Last week, I turned in the copy edits for my upcoming non-Pink book, The Ashford Affair. This is always the stage where I finally know that there will, in fact, be a book and that the book is pretty much in its final form, give or take a word here or there.
It’s an amazing feeling.
So, to celebrate The Ashford Affair‘s final step towards book-dom, I’m sharing with you the first chapter, in its very first public appearance. Enjoy!
Addie’s gloves were streaked with sweat and red dust.
It wasn’t just her gloves. Looking down, she winced at the sight of her once pearl-colored suit, now turned gray and rust with smoke and dust. Even in the little light that managed to filter through the thick mosquito netting on the windows, the fabric was clearly beyond repair. The traveling outfit that had looked so smart in London had proved to a poor choice for the trip from Mombassa.
She felt such a fool. What had she been thinking? It had cost more than her earnings for the month, that dress, an unpardonable extravagance in these days when her wardrobe ran more to the sensible than the chic. It had taken a full afternoon of scouring Oxford Street, going into one shop, then the next, this dress too common, that too expensive, nothing just right, until she finally found it, just a little more than she could afford, looking almost, if one looked at it in just the right way, as though it might be couture, rather than a poor first cousin to it.
She had peacocked in her tiny little flat, posing in front of the mirror with the strange ripple down the middle, twisting this way and that to try to get the full effect, her imagination presenting her with a hundred tempting images. Bea coming to the train to meet her, an older more matronly Bea, her silver-gilt hair burned straw by the equatorial sun, her figure softened by childbearing. She would see Addie, stepping off the train in her smart new frock with her smart new haircut and exclaim in surprise. She would turn Addie this way and that, marveling at her, her new city sophistication, her sleek hair, her newly plucked brows.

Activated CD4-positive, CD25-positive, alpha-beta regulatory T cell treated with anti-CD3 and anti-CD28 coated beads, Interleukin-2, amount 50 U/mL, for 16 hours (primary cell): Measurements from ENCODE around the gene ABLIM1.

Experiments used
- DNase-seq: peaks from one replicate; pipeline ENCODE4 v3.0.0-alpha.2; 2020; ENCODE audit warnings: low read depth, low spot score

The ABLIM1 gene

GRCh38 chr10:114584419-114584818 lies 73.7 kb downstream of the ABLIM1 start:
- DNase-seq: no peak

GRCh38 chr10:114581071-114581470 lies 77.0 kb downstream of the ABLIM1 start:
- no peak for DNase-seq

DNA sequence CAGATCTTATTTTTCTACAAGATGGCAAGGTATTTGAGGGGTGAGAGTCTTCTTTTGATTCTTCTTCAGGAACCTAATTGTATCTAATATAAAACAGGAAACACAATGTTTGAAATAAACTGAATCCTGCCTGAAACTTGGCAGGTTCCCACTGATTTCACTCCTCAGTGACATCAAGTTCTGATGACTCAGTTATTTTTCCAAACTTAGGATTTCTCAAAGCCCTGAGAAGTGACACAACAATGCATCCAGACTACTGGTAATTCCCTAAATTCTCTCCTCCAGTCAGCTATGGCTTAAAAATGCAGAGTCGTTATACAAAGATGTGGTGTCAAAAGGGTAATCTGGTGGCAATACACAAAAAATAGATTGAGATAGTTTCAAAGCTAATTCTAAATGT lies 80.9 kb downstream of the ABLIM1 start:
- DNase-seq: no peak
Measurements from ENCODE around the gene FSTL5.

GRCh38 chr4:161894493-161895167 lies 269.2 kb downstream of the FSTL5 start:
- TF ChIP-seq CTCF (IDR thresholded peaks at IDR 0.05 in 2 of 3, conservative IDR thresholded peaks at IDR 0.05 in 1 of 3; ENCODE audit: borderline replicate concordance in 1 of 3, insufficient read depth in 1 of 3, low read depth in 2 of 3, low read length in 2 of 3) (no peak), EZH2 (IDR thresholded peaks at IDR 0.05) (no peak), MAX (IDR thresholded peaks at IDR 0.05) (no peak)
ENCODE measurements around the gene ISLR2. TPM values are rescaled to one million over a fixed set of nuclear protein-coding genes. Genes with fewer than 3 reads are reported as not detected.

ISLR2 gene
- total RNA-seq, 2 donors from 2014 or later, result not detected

“You’ve grown up,” Bea would say. And Addie would smile, just a wry little hint of a smile, the sort of smile you saw over cocktails at the Ritz, and say, “It does happen.”
And, then, from somewhere behind her, Frederick would say, “Addie?” and she would turn, and see surprise and admiration chasing one another across his face as he realized, for the first time, just what he had left behind in London.
Sweat dripped between her breasts, damping her dress. She didn’t need to look down to know that she was hopelessly splotched, with the sort of sweat stains that would turn yellow with washing.
Addie permitted herself a twisted smile. She had so hoped—such an ignoble hope!—that just once, she might look the better by comparison, that even a poor first cousin to couture might come off first in comparison to the efforts of Nairobi’s dressmakers. Instead, here she was again, an utter mess, a month and a week away from all that was familiar and comfortable, chugging across the plains of Africa—and why?
David had asked her that before she left. Why?
He had asked it so sensibly, so logically. Her first impulse had been to bristle, to tell him it was no business of his. But it was, she knew that. The ring he had given her hung on a chain around her neck, a pre-engagement rather than an engagement. Put it on when I come back, she had told him. We can make the announcements then.
But why wait? he had asked. Why go?
Because… she had begun, and faltered. How could she answer him when she didn’t quite know why herself? She had mumbled something about her favorite cousin, about Bea needing her, about old affections and old debts.
All the way to Africa? he had asked, with that quirk of the brow that his students so dreaded, as they sputtered their way through their explications of Plato’s Republic or Aristotle’s Politics.